“This is not a (mitigated determination of non-significance) — this is a ‘look the other way’ situation. As a citizen of Grays Harbor County living on the Chehalis River, on the edge of a Natural Area Preserve, and a very special estuary, I demand a full environmental impact statement. This is serious and needs to be dealt with in that manner,” Dave Hatley of Aberdeen said.

Others were very supportive of the projects, citing needed improvements to rail infrastructure that would finally be justified by increased traffic, the good environmental record of the company and, perhaps most importantly in a county long plagued by high unemployment, family-wage jobs.

“While waiting for a train to pass is inconvenient, I welcome the economic activity this traffic brings to our community. Each rail car, regardless of commodity, is a sign that a Harborite is working, a welcome sign for a community with high unemployment and low median household income,” wrote Mark Hopsecger, president Coast Controls & Automation, Inc. in Montesano.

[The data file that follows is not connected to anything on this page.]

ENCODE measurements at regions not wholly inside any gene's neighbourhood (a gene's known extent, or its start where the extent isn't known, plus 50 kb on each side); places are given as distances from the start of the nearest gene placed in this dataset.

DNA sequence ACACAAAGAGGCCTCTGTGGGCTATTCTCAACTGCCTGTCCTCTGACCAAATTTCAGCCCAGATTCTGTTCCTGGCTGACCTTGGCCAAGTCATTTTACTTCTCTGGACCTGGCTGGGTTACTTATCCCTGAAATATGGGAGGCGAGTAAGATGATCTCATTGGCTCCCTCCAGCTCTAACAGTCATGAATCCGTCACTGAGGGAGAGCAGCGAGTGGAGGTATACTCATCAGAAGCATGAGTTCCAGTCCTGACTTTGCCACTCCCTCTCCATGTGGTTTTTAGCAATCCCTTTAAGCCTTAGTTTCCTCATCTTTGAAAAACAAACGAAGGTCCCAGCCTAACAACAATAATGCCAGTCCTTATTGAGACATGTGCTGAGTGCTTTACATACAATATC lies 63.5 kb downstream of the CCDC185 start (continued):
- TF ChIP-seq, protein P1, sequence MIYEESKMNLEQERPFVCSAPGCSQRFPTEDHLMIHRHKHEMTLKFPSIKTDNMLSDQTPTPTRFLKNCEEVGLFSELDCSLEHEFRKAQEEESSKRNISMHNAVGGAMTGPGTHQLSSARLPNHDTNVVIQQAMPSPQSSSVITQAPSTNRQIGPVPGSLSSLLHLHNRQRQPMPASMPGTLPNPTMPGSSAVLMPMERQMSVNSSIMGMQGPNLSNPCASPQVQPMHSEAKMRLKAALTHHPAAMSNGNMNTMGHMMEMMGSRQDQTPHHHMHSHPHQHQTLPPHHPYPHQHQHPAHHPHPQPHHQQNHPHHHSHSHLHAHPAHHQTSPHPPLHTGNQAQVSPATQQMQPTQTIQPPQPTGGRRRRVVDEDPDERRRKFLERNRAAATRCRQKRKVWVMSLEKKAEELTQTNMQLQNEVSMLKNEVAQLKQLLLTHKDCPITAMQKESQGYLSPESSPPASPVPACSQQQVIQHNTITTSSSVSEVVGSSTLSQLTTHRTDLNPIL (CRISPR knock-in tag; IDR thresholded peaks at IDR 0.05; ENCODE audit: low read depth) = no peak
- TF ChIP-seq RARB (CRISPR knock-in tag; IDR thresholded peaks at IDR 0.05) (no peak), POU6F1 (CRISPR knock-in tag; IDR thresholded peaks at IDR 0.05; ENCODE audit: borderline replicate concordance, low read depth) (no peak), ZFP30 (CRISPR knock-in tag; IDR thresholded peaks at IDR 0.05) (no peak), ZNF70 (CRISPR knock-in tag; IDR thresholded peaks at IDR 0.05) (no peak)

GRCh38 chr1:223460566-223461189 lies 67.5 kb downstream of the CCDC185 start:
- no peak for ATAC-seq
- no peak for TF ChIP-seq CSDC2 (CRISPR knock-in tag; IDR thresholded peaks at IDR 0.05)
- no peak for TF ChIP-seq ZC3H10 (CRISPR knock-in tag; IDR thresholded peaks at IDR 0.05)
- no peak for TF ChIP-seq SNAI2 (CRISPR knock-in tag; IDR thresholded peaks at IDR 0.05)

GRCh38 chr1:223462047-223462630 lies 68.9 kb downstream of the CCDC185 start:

Julie Gage of Hoquiam said the projects are consistent with other growth at the Port.

“I feel the checklist provided an accurate and detailed account of the actual environmental impacts of the proposed project. It appears that greenhouse gases, storm water runoff and spill prevention has been considered and you have identified adequate mitigation measures for these potential impacts,” she wrote.

Shay said the city and Ecology hope to finish their review of the comments this week. There’s no specific timeline for deciding whether or not the determination stands or if a more extensive review will be required.

“If we feel like the (mitigated determination of non-significance) adequately addresses the comments that we received, then the next step is to move forward with the shorelines permit,” Shay said.